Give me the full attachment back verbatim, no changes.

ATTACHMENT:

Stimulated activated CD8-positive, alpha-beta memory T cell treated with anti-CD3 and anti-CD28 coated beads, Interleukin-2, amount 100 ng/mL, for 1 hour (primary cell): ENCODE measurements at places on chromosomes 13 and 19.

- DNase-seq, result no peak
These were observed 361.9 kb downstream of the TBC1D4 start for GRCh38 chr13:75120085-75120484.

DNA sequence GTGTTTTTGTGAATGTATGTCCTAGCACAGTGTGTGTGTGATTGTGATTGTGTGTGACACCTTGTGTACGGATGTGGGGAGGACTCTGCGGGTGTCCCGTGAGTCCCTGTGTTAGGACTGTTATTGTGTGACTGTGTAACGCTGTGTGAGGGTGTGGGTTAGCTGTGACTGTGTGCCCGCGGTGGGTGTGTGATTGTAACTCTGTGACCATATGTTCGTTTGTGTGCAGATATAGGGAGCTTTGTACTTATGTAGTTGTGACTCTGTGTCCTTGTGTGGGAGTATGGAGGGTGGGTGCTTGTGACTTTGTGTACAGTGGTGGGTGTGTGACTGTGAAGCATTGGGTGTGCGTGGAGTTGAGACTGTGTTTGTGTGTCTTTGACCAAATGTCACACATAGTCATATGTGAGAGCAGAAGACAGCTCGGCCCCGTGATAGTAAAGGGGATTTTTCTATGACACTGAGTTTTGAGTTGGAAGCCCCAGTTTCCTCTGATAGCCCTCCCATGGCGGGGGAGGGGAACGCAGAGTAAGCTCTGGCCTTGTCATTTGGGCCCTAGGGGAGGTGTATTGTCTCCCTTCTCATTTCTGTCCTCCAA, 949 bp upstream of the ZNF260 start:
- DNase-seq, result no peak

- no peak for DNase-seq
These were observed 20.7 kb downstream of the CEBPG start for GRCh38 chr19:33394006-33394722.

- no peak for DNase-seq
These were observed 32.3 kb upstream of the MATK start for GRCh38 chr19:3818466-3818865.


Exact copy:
Stimulated activated CD8-positive, alpha-beta memory T cell treated with anti-CD3 and anti-CD28 coated beads, Interleukin-2, amount 100 ng/mL, for 1 hour (primary cell): ENCODE measurements at places on chromosomes 13 and 19.

- DNase-seq, result no peak
These were observed 361.9 kb downstream of the TBC1D4 start for GRCh38 chr13:75120085-75120484.

DNA sequence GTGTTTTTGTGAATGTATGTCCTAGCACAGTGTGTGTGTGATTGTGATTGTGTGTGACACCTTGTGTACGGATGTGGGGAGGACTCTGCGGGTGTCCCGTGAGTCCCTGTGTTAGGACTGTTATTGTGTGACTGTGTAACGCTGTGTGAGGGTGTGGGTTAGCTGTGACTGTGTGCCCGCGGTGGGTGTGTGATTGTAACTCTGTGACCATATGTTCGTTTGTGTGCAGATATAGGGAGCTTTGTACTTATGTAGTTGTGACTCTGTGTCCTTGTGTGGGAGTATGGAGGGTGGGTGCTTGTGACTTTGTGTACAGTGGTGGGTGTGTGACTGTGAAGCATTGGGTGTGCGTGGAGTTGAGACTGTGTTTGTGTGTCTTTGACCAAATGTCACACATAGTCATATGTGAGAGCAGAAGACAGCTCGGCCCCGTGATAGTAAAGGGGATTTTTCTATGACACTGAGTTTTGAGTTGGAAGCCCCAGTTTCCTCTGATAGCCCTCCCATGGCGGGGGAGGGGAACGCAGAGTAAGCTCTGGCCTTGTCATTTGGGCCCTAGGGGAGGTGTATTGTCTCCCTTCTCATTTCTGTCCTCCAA, 949 bp upstream of the ZNF260 start:
- DNase-seq, result no peak

- no peak for DNase-seq
These were observed 20.7 kb downstream of the CEBPG start for GRCh38 chr19:33394006-33394722.

- no peak for DNase-seq
These were observed 32.3 kb upstream of the MATK start for GRCh38 chr19:3818466-3818865.